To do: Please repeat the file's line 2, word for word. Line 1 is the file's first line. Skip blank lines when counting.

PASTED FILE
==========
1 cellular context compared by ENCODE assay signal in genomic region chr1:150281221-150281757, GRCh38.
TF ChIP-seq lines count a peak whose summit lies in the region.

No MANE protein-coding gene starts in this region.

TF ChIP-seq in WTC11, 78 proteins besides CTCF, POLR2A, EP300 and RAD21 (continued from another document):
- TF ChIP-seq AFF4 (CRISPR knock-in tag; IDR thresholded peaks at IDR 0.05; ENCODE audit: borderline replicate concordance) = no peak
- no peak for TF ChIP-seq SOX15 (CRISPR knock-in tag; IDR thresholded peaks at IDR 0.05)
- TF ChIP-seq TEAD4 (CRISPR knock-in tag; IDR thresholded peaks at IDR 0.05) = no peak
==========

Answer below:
TF ChIP-seq lines count a peak whose summit lies in the region.